Glenn Greenwald points out a striking editorial inconsistency on the part of the New York Times, which has an official editorial policy of refusing to call waterboarding “torture” when it’s carried out by the U.S. government, while describing the same actions as torture when they are performed by other regimes.
The Times’ justification for its treatment of the contemporary American practice of waterboarding is that, since there’s a political controversy in the United States right now about whether waterboarding is torture, it would be a form of inappropriate editorializing to call waterboarding torture in its news pages. (Apparently this controversy doesn’t cross geographical or historical borders, so according to the Times waterboarding is still torture when it’s carried out by Nazi Germany and the People’s Republic of China).
All this raises the awkward issue of whether it’s sound journalism to automatically suspend the willingness to engage in moral judgment, or indeed to employ simple common sense, as long as sufficiently powerful political actors within our society are insisting that we do so. Ignoring for the moment its inconsistent editorial practices in regard to the matter, the Times is taking the position that since that, post-9/11, the Bush administration started claiming that waterboarding wasn’t torture, and since there hasn’t been a definitive ruling on the question by the federal courts since then, the paper is precluded by the canons of “objective” journalism from calling waterboarding torture. In the words of NYT Washington Bureau Editor Douglas Jehl:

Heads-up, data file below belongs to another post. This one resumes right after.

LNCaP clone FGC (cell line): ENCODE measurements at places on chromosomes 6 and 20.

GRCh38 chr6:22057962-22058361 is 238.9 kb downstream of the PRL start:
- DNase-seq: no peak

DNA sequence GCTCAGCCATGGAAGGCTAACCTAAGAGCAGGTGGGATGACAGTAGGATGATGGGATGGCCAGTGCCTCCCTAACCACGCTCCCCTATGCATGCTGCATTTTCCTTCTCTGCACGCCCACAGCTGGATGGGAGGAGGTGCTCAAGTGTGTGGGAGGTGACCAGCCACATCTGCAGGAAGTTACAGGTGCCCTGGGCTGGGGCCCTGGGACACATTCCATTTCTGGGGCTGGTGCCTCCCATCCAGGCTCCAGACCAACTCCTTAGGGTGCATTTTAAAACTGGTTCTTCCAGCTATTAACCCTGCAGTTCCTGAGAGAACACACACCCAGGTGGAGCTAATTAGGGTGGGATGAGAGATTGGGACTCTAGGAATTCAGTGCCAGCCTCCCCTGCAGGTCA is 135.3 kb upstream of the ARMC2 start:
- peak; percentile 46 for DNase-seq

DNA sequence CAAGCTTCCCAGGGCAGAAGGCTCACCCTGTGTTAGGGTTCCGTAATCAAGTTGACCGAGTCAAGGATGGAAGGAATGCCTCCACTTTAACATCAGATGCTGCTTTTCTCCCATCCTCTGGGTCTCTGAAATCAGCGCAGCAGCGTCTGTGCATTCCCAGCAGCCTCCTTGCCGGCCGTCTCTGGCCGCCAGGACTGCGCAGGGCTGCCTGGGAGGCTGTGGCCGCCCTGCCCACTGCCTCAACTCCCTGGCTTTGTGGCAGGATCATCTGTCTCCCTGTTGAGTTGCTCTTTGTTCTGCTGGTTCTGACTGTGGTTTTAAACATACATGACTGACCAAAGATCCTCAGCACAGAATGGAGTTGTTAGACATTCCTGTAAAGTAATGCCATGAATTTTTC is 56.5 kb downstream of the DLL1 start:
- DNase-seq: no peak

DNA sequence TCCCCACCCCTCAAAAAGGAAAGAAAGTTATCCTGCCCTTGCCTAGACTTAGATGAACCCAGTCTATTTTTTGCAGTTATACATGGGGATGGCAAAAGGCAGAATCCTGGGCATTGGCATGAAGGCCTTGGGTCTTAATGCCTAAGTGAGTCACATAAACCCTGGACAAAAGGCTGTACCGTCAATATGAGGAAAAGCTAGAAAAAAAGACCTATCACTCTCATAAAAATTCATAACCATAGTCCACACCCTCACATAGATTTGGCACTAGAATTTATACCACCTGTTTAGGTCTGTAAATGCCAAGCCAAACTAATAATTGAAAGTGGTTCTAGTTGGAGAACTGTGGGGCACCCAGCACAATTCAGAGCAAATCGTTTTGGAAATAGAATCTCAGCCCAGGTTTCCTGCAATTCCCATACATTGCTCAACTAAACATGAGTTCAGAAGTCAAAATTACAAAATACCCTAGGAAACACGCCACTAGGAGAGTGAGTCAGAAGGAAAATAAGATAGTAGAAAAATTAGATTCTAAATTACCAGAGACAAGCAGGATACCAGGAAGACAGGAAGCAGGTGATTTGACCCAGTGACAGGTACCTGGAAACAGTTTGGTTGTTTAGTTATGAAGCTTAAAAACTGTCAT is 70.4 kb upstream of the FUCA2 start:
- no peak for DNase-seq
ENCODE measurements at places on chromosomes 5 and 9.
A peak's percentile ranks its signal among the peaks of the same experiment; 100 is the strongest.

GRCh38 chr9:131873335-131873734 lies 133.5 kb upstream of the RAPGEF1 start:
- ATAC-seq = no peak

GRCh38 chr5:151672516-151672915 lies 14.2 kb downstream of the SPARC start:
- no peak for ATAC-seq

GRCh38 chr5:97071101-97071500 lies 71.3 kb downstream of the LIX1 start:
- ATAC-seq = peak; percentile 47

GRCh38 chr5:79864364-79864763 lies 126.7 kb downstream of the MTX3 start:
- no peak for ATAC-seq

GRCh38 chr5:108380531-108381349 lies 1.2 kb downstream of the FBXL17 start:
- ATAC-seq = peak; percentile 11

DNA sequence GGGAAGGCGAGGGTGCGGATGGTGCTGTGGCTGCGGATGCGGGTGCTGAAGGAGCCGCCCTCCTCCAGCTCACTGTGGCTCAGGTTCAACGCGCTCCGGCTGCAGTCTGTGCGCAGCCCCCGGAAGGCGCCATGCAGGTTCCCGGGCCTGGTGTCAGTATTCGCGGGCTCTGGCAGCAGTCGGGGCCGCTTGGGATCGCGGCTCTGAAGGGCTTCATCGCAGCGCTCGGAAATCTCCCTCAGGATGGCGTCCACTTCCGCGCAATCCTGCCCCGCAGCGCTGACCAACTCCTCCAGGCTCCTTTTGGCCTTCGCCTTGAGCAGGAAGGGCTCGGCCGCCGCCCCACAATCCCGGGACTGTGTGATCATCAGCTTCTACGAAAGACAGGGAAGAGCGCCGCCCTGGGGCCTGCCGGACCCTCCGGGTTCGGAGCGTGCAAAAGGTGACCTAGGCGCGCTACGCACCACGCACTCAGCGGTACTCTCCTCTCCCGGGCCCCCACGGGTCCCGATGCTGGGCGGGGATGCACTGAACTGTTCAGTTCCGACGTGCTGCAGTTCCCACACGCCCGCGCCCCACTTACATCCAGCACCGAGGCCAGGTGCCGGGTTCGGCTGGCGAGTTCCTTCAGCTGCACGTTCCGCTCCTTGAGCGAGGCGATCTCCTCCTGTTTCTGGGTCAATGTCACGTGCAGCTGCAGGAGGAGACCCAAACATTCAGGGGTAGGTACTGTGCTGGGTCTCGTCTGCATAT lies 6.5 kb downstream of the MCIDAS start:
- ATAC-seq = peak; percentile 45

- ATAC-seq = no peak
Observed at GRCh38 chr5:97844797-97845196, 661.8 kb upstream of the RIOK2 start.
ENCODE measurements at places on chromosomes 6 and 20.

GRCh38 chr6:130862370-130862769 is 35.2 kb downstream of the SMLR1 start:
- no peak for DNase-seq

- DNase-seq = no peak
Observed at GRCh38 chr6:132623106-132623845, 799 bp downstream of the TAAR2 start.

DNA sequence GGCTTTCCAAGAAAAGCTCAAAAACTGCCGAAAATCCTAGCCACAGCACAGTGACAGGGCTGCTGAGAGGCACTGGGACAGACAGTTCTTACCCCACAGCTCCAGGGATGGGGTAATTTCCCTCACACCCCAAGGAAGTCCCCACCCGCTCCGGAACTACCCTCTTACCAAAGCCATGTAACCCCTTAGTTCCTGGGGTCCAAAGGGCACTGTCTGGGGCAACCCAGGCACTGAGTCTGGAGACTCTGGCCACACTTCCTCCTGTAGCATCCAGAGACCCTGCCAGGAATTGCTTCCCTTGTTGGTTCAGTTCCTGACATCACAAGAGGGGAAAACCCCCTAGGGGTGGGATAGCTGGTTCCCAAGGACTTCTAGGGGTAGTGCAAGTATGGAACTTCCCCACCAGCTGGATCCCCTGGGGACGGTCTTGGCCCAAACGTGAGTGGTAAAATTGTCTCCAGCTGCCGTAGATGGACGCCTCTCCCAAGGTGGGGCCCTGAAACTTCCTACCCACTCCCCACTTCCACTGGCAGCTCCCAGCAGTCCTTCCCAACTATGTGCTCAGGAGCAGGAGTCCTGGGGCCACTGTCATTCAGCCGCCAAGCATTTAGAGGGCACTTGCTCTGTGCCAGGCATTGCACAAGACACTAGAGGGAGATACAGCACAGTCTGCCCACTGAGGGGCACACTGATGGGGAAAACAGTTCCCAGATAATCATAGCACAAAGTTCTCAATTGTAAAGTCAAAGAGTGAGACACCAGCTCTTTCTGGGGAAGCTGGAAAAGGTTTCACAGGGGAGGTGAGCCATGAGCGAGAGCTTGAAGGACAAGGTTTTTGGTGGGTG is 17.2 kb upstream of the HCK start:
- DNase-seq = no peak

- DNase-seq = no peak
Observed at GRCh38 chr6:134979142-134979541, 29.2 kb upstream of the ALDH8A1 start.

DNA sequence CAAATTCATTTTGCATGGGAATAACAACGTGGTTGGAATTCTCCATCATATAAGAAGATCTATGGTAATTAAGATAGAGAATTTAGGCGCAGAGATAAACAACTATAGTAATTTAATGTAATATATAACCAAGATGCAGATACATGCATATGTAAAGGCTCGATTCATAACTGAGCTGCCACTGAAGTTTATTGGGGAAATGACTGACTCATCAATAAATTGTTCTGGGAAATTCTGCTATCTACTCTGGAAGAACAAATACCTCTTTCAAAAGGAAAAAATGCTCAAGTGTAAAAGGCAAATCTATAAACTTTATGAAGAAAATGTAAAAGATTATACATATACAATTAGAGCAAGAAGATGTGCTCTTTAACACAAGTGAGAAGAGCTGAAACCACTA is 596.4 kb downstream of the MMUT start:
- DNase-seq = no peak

I have resisted using torture without qualification or to describe all the techniques. Exactly what constitutes torture continues to be a matter of debate and hasn’t been resolved by a court. This president and this attorney general say waterboarding is torture, but the previous president and attorney general said it is not. On what basis should a newspaper render its own verdict, short of charges being filed or a legal judgment rendered?
It seems to me that in regard to this issue, the Times’s methods have become unsound. First of all, the notion that there’s an actual legal controversy as to whether waterboarding is torture is spurious. Torture isn’t a legal term of art: the legal meaning of torture is in no significant way different from the ordinary understanding of the term. Completely immobilizing a man and then beginning to drown him, thereby subjecting him to extreme anguish and overwhelming panic, is obviously torture in the ordinary meaning of the term. Indeed I’m fairly certain waterboarding remains torture even in the minds of of John Yoo and Jay Bybee, as long as they’re not being paid to render an opinion that it’s not when it’s being carried out by their employer of the moment. The fact is that until the Bush administration found a few lawyers who were willing to commit some unnatural intellectual acts, it really hadn’t occurred to anyone in the U.S. legal system to question whether waterboarding was torture, since it so obviously is in both legal and lay parlance.
But beyond this, what difference should it make if the Supreme Court ends up harboring five John Yoos and Jay Bybees? Would that somehow stop waterboarding from being torture? This would be true only for people prone to the sort of legalistic authoritarianism that causes them to suspend their own powers of moral and political judgment, as long as a sufficiently powerful person is uttering the words “It is so ordered.” And such people shouldn’t be editing the New York Times.